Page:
How to drill a 1" hole in a steel-clad entry door

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I'm installing a peephole viewer that requires a 1" hole in a 1.75" door. It's item U9896 here:
http://www.homedepot.com/webapp/catalog/servlet/Search?keyword=door+brass+viewer&selectedCatgry=SEARCH+ALL&langId=-1&storeId051&catalogId053&Ns=None&Ntpr=1&Ntpc=1
From peeking into a pilot hole, the cladding is only 1/16" and the core seems to be MDF. Would something like this work?
http://www.milwaukeetool.com/accessories/drilling-accessories/metal-drilling/step-drill-bits
Judging from the photo, I need a 1/2" chuck. My drill has a 3/8" chuck, which means I would have to rent a larger drill. But my local rental place charges $48 to BUY the bit, and doesn't even have a 1/2" drill for rent.
Any other suggestions, especially a bit for a 3/8" chuck?
R1
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I'd use a regular $10 hole saw that you can find at HD, Lowes, etc. That will fit your 3/8 drill. You want the ones with the medium size teeth that are made to cut through many kinds of material, including metal and wood. I'd go for the one with the smallest teeth I could find.
Like this:
http://www.jamestowndistributors.com/userportal/product.do?part=8633&AMAZON
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I was about to type that. Look at the door, inside and out. Carefully choose your location. Be considerate to the shortest person in the family. Tall man can bend down a bit.
Mark the location with a pencil. Prick punch to get a starter indent. Drill totally through the door with a 1/4 bit. Use the hole saw from one side, and then from the other side.
Christopher A. Young Learn more about Jesus www.lds.org .
I'd use a regular $10 hole saw that you can find at HD, Lowes, etc. That will fit your 3/8 drill. You want the ones with the medium size teeth that are made to cut through many kinds of material, including metal and wood. I'd go for the one with the smallest teeth I could find.
Like this:
http://www.jamestowndistributors.com/userportal/product.do?part †33&AMAZON
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Thanks Trader and Oren for leads to products I was unaware of.
Judging by their websites, HD or Lowes don't have a product that meets my needs.
Ace offers this, with specs saying it is okay for metal, but mandrel sold separately: http://www.acehardware.com/product/index.jsp?productId 33352&kw=hole+saw&origkw=hole+saw&searchIda046645583
Truvalue comes to the rescue: good for metal and with built-in 3/8" mandrel. The specs say it's for a drill, but without a pilot bit maybe they mean it's intended for a drill press and thus would be hard to use with a hand-held drill against an installed door.
http://www.truevalue.com/product/1-Piece-1-Inch-Bi-Metal-Hole-Saw/33468.uts?keyword=hole%20saw#activeTab0
R1
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I think if you go to HD or Lowes they will have them. I know I've seen them there before.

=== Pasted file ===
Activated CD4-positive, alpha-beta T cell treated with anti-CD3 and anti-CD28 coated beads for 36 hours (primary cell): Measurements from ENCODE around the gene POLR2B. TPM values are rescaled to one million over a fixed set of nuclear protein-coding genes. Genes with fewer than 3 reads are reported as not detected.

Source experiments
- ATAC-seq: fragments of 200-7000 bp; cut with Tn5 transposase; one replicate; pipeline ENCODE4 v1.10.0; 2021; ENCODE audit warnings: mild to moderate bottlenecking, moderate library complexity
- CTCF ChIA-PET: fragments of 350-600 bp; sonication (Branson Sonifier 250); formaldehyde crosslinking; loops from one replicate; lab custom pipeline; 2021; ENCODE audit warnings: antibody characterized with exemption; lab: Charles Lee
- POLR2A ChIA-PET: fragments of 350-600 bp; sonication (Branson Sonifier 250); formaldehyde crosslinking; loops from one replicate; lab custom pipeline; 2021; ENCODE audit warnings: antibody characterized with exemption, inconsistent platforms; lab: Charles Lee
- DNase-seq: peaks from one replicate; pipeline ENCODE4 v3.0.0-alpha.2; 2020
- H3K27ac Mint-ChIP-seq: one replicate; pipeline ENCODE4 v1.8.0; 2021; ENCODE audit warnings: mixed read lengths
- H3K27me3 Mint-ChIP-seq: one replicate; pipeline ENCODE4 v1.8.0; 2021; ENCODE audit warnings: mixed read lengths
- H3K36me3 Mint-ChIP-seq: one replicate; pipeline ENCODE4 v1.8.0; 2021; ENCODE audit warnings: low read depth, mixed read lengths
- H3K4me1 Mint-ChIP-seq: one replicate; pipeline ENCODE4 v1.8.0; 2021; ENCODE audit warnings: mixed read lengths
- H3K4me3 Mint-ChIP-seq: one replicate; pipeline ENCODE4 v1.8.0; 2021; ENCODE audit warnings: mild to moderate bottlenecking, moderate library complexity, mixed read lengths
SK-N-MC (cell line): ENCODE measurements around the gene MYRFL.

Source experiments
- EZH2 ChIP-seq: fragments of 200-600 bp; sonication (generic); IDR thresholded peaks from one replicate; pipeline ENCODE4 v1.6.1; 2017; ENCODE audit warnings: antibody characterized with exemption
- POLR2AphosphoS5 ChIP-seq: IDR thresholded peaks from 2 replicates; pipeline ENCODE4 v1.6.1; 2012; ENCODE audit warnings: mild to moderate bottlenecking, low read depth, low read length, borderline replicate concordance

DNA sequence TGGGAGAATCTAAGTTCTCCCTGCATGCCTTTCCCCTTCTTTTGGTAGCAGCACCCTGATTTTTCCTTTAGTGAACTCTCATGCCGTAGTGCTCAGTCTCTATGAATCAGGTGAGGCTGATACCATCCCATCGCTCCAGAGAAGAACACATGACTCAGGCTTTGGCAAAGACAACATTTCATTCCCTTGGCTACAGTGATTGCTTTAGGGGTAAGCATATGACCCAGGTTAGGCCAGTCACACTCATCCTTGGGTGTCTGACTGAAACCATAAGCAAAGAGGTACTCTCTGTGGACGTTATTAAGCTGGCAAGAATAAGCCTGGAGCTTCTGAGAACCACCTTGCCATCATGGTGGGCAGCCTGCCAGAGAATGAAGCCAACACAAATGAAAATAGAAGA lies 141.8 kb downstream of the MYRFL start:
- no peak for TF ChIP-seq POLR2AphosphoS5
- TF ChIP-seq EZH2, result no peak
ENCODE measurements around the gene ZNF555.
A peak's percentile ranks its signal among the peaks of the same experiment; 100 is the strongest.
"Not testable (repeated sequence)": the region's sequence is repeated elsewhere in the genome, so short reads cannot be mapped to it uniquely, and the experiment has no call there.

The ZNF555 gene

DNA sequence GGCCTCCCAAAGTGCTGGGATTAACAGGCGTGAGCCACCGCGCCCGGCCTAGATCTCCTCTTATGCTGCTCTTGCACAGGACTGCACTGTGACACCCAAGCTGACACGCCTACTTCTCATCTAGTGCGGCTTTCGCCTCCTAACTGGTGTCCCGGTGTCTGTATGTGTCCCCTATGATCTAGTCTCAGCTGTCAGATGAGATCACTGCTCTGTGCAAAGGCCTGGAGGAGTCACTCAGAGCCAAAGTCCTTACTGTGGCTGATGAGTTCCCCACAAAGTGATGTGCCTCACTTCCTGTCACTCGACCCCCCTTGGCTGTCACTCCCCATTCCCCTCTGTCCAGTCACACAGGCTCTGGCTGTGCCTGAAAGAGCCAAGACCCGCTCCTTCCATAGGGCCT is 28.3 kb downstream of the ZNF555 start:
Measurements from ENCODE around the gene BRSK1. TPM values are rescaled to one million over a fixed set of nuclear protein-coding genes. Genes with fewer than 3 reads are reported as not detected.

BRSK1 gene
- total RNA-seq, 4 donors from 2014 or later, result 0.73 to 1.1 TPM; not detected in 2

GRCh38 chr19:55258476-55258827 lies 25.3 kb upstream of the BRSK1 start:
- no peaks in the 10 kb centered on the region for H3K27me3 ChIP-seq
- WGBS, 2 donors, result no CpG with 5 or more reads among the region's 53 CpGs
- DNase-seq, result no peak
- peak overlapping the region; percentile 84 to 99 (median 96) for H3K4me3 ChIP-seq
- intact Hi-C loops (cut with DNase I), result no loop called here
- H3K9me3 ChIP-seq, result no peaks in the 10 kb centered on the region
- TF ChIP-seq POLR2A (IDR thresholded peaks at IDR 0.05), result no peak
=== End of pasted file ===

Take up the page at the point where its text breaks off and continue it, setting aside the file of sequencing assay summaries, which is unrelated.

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wrote:

Here it is:
http://www.homedepot.com/webapp/catalog/servlet/Search?keyword=bi+metal+hole+saw&selectedCatgry=SEARCH+ALL&langId=-1&storeId=10051&catalogId=10053&Ns=None&Ntpr=1&Ntpc=1
If that link doesn't work, just search on their website for bi metal hole saw.
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IIRC they have a cheaper "one use" version which has the pilot bit already built in. The pilot bit is essential to keep the hole saw centered.
Christopher A. Young Learn more about Jesus www.lds.org .
I think if you go to HD or Lowes they will have them. I know I've seen them there before.
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Isn't that why they have the hole for the 1/4" drill bit? That type is an excellent choice. I don't have that brand. Mine are the red ones.
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I feel like I'm all alone in the room, talking to myself.
Christopher A. Young Learn more about Jesus www.lds.org .

Isn't that why they have the hole for the 1/4" drill bit? That type is an excellent choice. I don't have that brand. Mine are the red ones.
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On Sat, 21 Apr 2012 19:04:36 -0400, "Stormin Mormon"

And your point is???
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I told the OP how to make a nice hole. And this is my thanks?
Christopher A. Young Learn more about Jesus www.lds.org .
wrote:>I feel like I'm all alone in the room, talking to myself.

And your point is???
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On Sat, 21 Apr 2012 21:25:13 -0400, "Stormin Mormon"

Aw come on, you're almost sounding like our imposter-in-chief trying to take credit for the increase in oil production in the U.S. since he took office. I did say "almost." :-)
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I actually had a useful contribution, though.